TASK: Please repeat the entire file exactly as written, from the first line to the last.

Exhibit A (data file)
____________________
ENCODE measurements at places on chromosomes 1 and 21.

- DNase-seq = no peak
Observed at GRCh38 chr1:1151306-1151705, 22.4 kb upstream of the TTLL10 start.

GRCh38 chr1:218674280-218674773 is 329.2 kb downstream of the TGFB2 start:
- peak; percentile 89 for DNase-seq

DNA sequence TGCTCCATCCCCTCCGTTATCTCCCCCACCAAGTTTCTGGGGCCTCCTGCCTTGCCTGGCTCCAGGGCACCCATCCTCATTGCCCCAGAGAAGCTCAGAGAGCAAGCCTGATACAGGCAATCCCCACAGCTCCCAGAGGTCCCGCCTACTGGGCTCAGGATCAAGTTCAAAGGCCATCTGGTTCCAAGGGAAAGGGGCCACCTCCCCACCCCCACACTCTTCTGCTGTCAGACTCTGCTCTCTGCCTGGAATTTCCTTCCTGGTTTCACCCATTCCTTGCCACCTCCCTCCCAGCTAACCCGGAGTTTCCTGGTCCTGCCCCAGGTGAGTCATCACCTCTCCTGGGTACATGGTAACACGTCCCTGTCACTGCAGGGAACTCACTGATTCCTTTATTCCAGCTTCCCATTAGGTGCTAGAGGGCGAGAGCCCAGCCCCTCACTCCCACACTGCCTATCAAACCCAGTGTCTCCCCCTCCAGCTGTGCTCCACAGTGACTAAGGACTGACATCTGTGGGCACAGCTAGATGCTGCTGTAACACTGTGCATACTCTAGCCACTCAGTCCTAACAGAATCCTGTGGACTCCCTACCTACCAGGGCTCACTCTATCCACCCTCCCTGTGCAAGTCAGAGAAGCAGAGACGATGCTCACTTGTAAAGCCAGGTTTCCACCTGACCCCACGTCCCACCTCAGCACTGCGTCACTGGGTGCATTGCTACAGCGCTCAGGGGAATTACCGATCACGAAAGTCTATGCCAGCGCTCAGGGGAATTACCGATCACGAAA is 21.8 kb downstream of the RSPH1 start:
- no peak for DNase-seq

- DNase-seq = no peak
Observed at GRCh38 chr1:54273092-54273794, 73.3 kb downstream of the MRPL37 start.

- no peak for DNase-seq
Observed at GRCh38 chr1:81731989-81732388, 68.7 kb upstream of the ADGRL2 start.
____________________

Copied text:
ENCODE measurements at places on chromosomes 1 and 21.

- DNase-seq = no peak
Observed at GRCh38 chr1:1151306-1151705, 22.4 kb upstream of the TTLL10 start.

GRCh38 chr1:218674280-218674773 is 329.2 kb downstream of the TGFB2 start:
- peak; percentile 89 for DNase-seq

DNA sequence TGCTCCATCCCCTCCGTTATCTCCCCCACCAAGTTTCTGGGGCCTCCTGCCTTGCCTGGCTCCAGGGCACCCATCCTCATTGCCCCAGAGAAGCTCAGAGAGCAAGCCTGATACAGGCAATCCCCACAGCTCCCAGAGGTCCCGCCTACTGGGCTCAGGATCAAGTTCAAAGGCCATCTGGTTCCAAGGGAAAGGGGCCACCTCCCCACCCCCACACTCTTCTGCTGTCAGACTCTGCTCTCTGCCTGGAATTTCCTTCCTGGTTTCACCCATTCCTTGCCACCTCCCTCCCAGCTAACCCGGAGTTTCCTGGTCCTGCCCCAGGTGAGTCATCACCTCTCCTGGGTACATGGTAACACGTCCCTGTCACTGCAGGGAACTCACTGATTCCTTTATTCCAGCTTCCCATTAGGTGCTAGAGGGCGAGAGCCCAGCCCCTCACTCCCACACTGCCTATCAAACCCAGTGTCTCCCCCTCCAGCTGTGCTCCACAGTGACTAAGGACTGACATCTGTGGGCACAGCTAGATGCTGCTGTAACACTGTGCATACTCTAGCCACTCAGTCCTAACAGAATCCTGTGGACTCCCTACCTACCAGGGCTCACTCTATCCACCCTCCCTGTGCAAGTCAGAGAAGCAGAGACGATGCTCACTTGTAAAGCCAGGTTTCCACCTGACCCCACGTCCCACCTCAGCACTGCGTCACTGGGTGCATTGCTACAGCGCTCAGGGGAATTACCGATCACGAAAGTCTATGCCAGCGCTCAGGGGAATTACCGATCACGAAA is 21.8 kb downstream of the RSPH1 start:
- no peak for DNase-seq

- DNase-seq = no peak
Observed at GRCh38 chr1:54273092-54273794, 73.3 kb downstream of the MRPL37 start.

- no peak for DNase-seq
Observed at GRCh38 chr1:81731989-81732388, 68.7 kb upstream of the ADGRL2 start.